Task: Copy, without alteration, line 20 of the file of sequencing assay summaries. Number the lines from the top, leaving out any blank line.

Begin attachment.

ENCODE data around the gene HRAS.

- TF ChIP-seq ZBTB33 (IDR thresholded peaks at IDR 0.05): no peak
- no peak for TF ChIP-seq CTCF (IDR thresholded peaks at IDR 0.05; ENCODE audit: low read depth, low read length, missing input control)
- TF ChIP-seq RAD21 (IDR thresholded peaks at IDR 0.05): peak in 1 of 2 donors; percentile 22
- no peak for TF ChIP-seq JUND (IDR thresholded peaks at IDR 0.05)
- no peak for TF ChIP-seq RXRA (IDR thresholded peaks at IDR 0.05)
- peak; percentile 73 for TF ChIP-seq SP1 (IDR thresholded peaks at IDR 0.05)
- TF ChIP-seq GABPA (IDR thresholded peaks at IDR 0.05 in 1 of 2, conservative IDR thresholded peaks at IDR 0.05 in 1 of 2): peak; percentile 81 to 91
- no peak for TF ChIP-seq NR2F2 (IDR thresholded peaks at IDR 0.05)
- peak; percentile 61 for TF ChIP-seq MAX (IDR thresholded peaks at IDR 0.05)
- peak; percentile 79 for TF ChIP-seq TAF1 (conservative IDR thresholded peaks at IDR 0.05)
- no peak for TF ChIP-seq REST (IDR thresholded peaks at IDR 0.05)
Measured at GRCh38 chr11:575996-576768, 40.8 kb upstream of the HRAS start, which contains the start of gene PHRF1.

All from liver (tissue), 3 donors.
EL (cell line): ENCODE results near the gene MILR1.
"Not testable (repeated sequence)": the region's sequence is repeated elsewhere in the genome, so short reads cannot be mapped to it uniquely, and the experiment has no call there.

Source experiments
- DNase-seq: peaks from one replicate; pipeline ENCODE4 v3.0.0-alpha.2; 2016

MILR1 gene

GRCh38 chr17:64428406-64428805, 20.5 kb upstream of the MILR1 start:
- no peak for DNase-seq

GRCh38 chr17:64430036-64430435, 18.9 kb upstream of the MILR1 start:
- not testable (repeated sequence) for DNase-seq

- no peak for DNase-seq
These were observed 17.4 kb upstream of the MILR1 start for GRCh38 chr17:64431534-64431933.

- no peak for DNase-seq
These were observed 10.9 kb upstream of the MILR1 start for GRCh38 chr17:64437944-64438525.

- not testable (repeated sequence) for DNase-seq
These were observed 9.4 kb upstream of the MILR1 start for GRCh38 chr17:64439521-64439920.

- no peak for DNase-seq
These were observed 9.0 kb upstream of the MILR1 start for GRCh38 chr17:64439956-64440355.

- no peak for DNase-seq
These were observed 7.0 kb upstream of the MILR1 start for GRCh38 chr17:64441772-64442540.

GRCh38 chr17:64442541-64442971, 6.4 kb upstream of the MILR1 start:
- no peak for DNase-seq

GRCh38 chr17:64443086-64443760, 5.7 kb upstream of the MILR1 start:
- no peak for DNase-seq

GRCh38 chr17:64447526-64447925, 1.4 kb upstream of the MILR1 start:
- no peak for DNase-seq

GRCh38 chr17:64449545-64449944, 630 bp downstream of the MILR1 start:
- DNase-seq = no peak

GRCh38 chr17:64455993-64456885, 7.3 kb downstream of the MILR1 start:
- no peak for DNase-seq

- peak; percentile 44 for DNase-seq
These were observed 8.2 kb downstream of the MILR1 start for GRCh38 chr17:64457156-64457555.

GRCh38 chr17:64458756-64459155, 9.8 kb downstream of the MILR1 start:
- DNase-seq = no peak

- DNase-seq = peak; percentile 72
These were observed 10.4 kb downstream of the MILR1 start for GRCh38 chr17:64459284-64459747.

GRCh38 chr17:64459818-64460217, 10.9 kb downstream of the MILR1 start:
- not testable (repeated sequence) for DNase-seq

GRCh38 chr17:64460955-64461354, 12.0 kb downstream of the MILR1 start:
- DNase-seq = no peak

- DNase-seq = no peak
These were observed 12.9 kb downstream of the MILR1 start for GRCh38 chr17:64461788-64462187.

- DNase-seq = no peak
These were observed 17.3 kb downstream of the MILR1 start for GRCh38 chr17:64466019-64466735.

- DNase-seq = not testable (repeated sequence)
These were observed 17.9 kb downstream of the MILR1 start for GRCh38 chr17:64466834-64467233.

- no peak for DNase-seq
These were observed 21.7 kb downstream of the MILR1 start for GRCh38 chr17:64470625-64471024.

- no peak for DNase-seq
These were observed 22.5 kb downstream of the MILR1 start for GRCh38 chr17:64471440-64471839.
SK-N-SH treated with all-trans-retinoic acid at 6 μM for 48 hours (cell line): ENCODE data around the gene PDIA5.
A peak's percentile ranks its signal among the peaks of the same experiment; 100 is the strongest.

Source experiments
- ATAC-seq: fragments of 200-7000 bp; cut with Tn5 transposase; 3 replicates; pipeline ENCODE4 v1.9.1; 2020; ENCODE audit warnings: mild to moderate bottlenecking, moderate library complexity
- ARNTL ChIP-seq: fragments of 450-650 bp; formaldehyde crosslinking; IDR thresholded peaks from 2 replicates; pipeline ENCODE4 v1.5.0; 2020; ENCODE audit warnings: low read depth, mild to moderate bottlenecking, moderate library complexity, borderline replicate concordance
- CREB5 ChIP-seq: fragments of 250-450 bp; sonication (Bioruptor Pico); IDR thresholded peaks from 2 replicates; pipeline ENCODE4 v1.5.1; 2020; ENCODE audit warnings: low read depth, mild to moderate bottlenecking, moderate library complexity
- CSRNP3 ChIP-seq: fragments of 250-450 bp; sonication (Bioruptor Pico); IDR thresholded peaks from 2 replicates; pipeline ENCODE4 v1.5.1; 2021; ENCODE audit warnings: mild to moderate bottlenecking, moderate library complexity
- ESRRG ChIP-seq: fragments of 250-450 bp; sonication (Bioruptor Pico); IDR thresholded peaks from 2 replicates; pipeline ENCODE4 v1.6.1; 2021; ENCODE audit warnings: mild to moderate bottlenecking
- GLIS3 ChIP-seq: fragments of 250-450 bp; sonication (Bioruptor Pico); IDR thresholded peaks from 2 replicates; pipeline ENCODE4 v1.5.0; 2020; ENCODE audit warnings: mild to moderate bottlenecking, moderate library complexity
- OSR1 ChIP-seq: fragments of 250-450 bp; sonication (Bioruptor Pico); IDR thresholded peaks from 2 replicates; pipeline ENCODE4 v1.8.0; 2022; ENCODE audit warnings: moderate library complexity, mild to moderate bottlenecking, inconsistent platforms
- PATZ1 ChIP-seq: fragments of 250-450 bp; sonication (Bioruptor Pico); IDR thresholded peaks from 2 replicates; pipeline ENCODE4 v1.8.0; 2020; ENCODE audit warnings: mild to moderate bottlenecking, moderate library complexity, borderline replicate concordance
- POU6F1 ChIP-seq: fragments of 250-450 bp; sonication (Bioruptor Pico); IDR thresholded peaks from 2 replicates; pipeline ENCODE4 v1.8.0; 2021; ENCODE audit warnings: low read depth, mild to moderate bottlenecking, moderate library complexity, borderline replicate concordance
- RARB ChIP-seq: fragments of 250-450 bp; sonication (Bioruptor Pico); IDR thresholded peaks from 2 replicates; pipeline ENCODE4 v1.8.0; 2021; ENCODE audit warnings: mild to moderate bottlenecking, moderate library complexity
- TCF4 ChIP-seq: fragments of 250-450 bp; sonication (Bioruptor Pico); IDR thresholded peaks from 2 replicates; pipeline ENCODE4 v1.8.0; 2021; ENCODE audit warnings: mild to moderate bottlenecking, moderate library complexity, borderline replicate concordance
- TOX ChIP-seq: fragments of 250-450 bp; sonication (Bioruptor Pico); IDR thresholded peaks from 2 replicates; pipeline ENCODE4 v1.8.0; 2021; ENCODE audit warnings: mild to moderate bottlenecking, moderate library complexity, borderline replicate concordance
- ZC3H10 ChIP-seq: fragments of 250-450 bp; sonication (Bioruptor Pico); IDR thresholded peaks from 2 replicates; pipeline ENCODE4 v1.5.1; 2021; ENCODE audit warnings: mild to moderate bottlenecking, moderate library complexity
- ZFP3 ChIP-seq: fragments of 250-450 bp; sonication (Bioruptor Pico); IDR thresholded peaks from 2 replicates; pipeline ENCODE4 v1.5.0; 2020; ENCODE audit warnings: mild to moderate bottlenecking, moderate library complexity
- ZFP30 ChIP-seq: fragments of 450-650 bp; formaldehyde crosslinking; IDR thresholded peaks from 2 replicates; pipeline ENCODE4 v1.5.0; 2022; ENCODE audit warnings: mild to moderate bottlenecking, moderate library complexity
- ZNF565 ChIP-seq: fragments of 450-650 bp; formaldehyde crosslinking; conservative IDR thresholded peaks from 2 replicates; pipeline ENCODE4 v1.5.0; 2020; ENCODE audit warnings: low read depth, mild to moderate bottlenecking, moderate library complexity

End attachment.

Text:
GRCh38 chr17:64428406-64428805, 20.5 kb upstream of the MILR1 start: